This moral position/intuition also suggests if there’s a lack of a viable avoidance strategy and people in the bad situation, it’s an acceptable solution to simply ensure one exists- it doesn’t have to be one that will actually reduce the number of people in the bad situation much, so long as it ensures that eventually everyone in the situation is flagged as morally undeserving.

I would argue three things.

Firstly, that these connections aren’t enough for avoidance strategies and situational solutions to be treated interchangeably, and it is worth keeping track mentally of which you’re suggesting. For most bad situations, there are already people in it who would benefit from a solution they can action. If you’re proposing making avoidance strategies more possible as an alternative to situational solutions, you should evaluate whether you want to assert that the strategies will be good enough that the few people who slip through should be abandoned, or whether proposing them as an addition would be better.

Secondly, that unless you endorse the moral position where only those who didn’t have an avoidance strategy available are morally deserving, the value of an avoidance strategy is only in the extent to which it truly, actually stops people- real, flawed, probably mostly impulsive and not genius people- from getting into the bad situation. If there are lots of people known to be in the situation, pointing out already available avoidance strategies isn’t usually relevant; whatever impact their availability was going to have, it’s already factored in.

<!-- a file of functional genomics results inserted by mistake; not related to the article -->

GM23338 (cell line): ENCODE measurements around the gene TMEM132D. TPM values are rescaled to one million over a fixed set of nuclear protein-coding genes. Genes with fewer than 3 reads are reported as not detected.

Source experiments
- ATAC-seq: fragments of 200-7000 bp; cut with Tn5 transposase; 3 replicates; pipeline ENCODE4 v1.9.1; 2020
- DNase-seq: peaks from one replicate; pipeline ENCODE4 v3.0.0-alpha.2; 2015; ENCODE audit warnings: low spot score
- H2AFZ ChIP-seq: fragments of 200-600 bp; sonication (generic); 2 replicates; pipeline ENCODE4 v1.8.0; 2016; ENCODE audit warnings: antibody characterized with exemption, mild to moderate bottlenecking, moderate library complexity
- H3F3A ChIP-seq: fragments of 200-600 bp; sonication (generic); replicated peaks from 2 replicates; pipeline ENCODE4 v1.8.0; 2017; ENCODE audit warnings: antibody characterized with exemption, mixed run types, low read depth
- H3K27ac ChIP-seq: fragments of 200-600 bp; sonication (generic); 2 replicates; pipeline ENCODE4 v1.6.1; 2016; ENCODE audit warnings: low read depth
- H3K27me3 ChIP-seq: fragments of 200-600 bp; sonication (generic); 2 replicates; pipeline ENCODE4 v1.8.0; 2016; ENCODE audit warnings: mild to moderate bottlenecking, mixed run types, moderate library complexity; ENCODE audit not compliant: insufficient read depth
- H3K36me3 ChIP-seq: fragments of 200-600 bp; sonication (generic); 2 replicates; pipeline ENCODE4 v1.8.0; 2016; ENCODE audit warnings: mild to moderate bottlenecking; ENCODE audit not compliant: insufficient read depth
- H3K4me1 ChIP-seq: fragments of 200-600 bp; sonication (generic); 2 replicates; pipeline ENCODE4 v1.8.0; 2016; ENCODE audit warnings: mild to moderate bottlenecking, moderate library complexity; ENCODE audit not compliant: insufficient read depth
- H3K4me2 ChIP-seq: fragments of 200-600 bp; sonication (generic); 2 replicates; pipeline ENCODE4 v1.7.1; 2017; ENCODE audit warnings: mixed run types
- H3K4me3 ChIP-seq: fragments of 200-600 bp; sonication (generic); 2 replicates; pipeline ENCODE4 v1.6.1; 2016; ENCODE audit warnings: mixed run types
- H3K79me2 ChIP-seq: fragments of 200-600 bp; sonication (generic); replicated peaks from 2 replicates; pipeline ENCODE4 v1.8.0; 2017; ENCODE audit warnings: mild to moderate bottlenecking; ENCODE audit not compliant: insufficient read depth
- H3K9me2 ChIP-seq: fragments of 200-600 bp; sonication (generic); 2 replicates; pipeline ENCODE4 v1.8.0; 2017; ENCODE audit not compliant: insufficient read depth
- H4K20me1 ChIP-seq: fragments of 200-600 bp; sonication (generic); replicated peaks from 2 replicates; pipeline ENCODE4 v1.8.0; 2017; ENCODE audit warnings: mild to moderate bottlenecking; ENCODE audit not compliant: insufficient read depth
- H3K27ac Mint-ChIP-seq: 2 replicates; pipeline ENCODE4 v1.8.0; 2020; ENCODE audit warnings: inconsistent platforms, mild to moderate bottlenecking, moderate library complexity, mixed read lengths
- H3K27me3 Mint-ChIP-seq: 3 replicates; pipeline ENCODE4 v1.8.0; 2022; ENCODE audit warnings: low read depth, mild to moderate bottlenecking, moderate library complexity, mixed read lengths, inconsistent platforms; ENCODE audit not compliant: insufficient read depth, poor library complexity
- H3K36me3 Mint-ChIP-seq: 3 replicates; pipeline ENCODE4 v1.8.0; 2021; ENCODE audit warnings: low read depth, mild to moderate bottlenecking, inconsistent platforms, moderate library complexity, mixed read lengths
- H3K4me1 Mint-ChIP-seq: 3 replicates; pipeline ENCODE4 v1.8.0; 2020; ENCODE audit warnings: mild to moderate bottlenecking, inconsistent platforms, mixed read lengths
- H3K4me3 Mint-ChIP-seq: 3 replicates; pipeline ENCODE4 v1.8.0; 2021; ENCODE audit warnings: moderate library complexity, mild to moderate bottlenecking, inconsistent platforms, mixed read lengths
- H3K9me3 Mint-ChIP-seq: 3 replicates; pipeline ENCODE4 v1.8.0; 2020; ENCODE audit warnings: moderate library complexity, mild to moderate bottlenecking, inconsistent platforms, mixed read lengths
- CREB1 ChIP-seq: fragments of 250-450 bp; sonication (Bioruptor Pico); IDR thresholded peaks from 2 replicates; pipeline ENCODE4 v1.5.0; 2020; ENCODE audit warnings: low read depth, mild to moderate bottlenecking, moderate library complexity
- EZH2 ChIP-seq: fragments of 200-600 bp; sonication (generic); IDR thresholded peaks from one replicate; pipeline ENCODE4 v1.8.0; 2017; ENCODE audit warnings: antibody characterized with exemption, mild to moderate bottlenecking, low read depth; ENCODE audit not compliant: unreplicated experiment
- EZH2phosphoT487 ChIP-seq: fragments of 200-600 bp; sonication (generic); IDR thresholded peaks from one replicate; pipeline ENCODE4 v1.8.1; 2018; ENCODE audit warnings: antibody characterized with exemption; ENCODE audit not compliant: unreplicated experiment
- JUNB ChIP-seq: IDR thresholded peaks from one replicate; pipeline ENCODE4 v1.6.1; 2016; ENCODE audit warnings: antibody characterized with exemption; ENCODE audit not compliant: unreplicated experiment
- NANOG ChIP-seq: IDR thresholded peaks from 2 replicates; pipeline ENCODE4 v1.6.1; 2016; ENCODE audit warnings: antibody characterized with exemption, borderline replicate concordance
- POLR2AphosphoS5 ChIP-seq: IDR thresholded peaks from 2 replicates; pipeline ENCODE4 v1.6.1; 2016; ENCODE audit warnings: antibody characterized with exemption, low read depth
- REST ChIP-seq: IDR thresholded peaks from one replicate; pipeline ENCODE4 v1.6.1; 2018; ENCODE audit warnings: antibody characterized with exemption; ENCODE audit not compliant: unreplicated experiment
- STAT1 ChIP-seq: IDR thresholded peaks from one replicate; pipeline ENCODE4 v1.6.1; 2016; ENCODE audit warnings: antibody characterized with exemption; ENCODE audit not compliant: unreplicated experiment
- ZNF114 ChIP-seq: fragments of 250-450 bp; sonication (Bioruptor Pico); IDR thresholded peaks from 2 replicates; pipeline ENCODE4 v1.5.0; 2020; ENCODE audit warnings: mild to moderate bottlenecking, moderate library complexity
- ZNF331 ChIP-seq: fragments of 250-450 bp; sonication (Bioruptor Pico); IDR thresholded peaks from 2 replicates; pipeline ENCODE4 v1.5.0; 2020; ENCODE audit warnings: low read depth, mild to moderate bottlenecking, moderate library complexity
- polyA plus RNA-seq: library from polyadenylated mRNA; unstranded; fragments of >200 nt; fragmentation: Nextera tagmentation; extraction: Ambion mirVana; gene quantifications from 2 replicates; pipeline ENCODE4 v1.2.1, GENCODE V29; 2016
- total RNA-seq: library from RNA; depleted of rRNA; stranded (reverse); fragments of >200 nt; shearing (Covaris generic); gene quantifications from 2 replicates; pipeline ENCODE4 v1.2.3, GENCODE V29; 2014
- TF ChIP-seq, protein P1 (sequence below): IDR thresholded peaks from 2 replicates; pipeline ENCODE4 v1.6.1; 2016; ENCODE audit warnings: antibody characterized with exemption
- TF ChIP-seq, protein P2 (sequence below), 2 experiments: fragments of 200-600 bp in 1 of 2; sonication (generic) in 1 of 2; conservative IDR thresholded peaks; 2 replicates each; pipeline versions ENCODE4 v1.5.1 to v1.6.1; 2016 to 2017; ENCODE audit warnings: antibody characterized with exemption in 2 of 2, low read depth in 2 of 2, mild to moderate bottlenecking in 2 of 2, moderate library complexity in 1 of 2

If you’re proposing making new ones possible or making existing ones more available (including in the sense of known of, via some concrete campaign or something), estimate what percentage of people currently in the bad situation would have successfully avoided the bad situation as a result; this is the value of what you are doing. If not many people would actually use it, not much impact.

There’s an equivalently true thing about situational solutions, but people, at least in this “shut up and multiply” community, seem to notice it there; for avoidance strategies, people who I don’t think would consciously endorse dividing people into deserving and undeserving don’t seem to intuitively notice they should estimate effectiveness of avoidance strategies. This is another good reason for explicitly noting whether you think your idea will work via keeping people out of bad situations or helping people in them- it’s a necessary step in estimating what the actual impact would be.

Thirdly, epistemic status speculative: I think availability of avoidance strategies functions badly under conditions of competition. If people who skip them can get a market advantage over people who don’t, it can make them de facto unavailable fairly readily. Consider competition over rental prices or wages between people who are and aren’t buying expensive types of insurance. I think the same mechanism that can make it impractical for companies to remain inefficient can make it impractical for humans to not run risks, and there’s probably more irrational humans you’re competing with than irrational companies a company is competing with.

This means I think, especially for the very poor, even if you think there’s something to the idea of moral deserving vs undeserving status, more people in bad situations will be “deserving” than a naive analysis might consider.

How the Peoples Party Prevailed in 2020